WATCH LIVE: Crew-2 Astronauts Arrive at Kennedy Space Center Ahead of SpaceX Launch

By  //  April 16, 2021

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Launch set for April 22 at 6:11 a.m. ET

ABOVE VIDEO: On Fri., April 16 at 12:45 p.m. EDT (16:45 UTC), four astronauts arrive by plane at Kennedy Space Center in Florida, less than one week before their scheduled April 22 launch aboard the Crew Dragon Endeavour to the International Space Station (ISS). Astronauts will join experts from NASA and our partner agencies to discuss the mission.

BREVARD COUNTY • KENNEDY SPACE CENTER, FLORIDA – The four astronauts of the Crew-2 Mission, who are less than one week before their scheduled April 22 launch aboard the Crew Dragon Endeavour to the International Space Station (ISS), arrived at Kennedy Space Center on Friday.

Astronauts will join experts from NASA and our partner agencies to discuss the mission.

This is the second crew rotation flight with astronauts on the Crew Dragon spacecraft and the first launch with two international partners as part of the agency’s Commercial Crew Program.

NASA’s SpaceX Crew-2 mission will carry NASA astronauts Shane Kimbrough and  Megan McArthur – who will serve as the mission’s spacecraft commander and pilot, respectively – along with Japan Aerospace Exploration Agency (JAXA) astronaut Akihiko Hoshide and ESA (European Space Agency) astronaut Thomas Pesquet, who will serve as mission specialists.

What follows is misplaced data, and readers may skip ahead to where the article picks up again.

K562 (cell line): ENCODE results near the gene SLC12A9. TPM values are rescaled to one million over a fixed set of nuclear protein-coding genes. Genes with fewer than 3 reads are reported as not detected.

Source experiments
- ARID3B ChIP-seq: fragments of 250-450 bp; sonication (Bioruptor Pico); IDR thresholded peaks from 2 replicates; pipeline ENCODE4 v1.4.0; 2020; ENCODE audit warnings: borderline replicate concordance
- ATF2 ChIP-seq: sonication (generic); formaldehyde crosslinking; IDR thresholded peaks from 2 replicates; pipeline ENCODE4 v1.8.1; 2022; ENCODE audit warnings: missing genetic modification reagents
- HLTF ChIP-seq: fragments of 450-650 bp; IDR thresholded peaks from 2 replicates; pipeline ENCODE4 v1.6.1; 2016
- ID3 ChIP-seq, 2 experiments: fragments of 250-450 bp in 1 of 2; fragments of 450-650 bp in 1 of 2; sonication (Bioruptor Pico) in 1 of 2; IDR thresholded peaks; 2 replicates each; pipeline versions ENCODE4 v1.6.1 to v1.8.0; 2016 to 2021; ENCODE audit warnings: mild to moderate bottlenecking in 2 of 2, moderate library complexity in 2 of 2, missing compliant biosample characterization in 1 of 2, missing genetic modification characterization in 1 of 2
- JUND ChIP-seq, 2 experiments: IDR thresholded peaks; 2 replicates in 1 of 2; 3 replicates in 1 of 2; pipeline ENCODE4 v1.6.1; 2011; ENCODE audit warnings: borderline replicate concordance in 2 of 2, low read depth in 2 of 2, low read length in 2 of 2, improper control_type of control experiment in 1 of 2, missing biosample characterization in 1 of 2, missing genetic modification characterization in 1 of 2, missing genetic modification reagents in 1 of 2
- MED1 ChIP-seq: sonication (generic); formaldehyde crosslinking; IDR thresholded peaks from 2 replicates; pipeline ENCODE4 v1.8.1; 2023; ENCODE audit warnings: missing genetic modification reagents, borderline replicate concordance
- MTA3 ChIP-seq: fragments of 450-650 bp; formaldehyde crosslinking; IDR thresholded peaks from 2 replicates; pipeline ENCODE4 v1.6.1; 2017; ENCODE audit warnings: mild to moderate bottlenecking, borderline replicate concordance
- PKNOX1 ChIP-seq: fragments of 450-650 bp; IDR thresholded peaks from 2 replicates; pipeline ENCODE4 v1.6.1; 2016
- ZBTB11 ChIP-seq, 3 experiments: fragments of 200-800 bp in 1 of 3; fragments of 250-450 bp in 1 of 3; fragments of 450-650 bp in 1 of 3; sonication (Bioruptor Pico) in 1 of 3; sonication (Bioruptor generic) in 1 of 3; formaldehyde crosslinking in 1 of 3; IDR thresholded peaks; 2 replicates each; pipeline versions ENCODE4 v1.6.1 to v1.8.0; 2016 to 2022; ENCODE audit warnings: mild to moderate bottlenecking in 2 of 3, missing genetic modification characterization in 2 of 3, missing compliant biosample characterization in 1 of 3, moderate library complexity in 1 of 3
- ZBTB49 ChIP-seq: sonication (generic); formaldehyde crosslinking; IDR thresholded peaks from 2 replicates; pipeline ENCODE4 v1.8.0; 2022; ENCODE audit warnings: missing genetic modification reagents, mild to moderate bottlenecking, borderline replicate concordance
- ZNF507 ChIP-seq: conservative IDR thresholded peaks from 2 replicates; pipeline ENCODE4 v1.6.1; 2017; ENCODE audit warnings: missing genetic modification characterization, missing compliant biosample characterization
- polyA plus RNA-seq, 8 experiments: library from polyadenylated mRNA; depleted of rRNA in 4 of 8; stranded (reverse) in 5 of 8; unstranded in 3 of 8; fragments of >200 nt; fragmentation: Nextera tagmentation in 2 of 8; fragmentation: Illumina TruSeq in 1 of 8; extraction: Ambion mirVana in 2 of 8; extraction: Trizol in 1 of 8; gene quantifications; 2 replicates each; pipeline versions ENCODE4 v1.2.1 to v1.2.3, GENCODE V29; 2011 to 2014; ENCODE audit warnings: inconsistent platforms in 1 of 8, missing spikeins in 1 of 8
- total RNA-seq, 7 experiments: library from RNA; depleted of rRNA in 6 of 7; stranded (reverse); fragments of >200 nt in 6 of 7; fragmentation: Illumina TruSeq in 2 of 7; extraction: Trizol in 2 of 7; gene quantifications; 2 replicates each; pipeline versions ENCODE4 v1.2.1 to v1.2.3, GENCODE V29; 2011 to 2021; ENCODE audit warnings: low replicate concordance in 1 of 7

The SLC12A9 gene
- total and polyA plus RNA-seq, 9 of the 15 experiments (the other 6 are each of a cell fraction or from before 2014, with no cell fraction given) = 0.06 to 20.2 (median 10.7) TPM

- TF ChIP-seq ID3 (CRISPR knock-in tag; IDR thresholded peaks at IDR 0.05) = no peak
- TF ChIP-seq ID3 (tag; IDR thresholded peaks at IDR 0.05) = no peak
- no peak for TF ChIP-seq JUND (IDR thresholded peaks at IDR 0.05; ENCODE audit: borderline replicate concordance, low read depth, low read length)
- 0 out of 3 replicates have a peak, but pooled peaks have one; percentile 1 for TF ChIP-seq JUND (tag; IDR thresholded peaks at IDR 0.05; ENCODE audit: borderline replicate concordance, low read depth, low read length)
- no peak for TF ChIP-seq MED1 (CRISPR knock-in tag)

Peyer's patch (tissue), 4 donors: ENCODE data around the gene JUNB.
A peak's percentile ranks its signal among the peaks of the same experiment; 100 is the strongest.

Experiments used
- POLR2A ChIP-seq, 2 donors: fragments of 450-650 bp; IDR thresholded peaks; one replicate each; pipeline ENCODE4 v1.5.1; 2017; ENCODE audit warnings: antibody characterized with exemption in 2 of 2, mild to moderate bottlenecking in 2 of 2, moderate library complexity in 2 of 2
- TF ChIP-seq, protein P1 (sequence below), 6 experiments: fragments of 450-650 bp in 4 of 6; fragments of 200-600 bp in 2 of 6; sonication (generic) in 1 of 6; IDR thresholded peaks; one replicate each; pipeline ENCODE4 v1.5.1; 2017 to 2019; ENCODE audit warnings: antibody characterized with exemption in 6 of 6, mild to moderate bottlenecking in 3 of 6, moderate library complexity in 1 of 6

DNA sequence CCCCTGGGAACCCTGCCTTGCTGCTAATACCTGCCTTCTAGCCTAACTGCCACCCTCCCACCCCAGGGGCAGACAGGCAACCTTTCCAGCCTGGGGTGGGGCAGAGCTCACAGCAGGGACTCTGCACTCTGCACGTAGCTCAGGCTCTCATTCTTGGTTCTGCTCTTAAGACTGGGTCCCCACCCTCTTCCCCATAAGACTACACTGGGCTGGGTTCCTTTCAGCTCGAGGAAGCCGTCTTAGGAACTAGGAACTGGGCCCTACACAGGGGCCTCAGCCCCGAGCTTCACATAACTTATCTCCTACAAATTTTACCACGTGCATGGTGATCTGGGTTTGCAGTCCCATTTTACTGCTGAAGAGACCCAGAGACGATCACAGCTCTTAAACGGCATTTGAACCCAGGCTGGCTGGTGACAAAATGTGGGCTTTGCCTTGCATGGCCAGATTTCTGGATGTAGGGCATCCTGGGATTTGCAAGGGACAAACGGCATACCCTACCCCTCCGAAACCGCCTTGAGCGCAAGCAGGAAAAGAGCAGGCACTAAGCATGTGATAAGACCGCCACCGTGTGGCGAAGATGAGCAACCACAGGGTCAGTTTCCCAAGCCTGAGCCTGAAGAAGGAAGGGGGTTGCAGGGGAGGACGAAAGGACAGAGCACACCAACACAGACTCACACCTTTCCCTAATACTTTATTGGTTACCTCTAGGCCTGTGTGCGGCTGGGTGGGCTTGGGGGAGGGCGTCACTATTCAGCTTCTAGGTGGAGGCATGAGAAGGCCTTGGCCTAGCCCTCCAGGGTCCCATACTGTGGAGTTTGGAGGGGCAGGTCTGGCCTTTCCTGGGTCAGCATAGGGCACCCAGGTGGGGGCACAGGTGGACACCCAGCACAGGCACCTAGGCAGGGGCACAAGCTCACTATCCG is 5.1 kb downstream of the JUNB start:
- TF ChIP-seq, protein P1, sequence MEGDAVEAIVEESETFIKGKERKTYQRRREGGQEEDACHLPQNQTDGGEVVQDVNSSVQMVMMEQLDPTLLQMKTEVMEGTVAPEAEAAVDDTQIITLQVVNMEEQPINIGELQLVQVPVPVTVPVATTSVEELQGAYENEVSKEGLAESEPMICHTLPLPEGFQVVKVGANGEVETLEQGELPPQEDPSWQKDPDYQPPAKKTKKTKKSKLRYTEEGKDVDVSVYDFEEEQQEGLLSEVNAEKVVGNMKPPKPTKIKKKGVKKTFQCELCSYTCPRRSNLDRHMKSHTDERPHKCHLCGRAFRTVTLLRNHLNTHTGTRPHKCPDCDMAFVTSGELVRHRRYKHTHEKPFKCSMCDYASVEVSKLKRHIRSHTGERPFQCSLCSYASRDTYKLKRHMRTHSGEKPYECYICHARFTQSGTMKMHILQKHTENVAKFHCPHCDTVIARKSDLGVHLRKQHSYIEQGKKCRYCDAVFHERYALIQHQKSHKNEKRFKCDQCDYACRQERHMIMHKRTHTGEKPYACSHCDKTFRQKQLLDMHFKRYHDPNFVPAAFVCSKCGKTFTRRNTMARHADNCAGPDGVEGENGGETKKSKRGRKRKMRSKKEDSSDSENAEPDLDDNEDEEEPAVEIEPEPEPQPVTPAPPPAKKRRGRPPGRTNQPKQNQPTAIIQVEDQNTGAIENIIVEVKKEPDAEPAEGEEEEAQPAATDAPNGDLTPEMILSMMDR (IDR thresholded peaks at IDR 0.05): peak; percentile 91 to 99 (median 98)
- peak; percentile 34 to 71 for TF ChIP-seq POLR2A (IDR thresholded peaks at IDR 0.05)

After successfully docking at the space station, the astronauts of Crew-2 will join the Expedition 65 crew aboard the orbital outpost, including the Crew-1 astronauts, who are still aboard. The Crew-1 astronauts are targeted for return in the fall of 2021.

NASA’s Commercial Crew Program is working with the American aerospace industry through a public-private partnership to launch astronauts on American rockets and spacecraft from American soil.

The goal of the program is to provide safe, reliable, and cost-effective transportation to and from the space station, which will allow for additional research time and will increase the opportunity for discovery aboard humanity’s testbed for exploration.

The space station remains the springboard to NASA’s next great leap in space exploration, including future missions to the Moon and eventually to Mars.

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